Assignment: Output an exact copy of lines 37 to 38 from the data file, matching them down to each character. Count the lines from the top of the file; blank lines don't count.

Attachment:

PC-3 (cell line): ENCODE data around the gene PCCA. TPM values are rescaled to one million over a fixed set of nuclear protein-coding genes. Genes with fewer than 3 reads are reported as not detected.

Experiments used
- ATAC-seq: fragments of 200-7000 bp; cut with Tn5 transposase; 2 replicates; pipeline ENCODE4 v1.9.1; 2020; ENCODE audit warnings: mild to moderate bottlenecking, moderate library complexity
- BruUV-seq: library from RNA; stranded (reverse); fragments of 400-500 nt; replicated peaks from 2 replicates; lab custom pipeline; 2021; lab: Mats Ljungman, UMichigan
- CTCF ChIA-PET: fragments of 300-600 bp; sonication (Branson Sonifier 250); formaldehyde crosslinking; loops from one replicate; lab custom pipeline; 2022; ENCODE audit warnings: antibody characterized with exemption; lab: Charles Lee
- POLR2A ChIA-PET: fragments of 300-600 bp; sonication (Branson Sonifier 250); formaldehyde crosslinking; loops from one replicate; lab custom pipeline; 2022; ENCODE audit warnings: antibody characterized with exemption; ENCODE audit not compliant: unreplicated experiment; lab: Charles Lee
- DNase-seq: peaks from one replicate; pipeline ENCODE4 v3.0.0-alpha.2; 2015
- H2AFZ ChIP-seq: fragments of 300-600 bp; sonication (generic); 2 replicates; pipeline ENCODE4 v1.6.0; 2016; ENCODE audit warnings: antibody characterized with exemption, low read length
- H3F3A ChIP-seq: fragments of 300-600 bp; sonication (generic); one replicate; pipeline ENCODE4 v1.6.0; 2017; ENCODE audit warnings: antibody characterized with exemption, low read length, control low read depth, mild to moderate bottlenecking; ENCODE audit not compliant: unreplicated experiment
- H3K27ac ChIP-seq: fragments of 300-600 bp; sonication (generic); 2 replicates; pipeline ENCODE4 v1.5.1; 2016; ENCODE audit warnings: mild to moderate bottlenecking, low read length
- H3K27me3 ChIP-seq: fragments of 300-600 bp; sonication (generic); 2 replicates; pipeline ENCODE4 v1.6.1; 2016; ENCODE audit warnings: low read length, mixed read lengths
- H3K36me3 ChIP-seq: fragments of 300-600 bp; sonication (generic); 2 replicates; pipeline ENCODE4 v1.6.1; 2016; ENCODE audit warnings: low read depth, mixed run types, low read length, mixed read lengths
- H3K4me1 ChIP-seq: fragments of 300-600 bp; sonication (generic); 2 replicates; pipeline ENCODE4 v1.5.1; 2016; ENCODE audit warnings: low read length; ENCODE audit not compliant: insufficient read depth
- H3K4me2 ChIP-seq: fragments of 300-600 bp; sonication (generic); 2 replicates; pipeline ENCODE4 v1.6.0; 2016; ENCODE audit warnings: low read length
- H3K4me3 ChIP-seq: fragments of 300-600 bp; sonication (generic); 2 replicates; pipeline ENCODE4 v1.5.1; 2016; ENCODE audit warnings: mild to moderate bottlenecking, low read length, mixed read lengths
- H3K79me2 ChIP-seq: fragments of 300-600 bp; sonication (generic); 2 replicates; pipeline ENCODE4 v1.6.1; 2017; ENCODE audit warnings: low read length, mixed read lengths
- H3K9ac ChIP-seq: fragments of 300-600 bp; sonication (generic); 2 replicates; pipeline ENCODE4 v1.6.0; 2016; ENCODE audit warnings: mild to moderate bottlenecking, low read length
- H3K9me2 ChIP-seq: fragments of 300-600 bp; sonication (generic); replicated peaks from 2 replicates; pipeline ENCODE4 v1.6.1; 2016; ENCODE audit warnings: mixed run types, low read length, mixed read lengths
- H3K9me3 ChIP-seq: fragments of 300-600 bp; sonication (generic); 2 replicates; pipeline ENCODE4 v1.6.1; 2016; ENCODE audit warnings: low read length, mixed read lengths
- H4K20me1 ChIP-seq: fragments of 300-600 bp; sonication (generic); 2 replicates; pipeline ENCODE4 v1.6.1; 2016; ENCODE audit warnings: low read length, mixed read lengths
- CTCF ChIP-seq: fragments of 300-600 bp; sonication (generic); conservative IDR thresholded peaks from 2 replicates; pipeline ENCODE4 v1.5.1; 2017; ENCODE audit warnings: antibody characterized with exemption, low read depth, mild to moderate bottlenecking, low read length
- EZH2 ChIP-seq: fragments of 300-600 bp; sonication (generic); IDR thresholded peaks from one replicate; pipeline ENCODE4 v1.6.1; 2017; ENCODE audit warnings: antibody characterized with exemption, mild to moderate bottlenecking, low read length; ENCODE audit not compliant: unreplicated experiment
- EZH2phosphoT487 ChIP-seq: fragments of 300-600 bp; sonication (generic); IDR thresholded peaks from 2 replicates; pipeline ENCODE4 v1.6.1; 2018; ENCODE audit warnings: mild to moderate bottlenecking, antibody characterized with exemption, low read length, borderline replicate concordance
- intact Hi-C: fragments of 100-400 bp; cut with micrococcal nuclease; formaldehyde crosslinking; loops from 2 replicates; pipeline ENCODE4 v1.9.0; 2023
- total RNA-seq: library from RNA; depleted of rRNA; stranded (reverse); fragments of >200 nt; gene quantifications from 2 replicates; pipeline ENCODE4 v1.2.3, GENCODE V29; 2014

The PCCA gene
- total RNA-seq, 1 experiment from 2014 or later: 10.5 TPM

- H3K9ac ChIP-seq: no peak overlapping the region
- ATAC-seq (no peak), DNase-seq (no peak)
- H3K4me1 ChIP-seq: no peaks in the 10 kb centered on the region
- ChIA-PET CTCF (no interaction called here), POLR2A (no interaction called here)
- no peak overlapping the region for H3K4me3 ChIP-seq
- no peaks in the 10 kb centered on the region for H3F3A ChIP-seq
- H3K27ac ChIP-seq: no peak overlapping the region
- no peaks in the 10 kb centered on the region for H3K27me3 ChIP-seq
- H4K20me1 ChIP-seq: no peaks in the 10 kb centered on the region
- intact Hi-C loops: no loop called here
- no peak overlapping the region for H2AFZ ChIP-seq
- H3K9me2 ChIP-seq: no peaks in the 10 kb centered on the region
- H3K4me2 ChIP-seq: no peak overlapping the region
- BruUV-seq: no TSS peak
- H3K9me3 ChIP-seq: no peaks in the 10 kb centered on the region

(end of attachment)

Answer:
- intact Hi-C loops: no loop called here
- no peak overlapping the region for H2AFZ ChIP-seq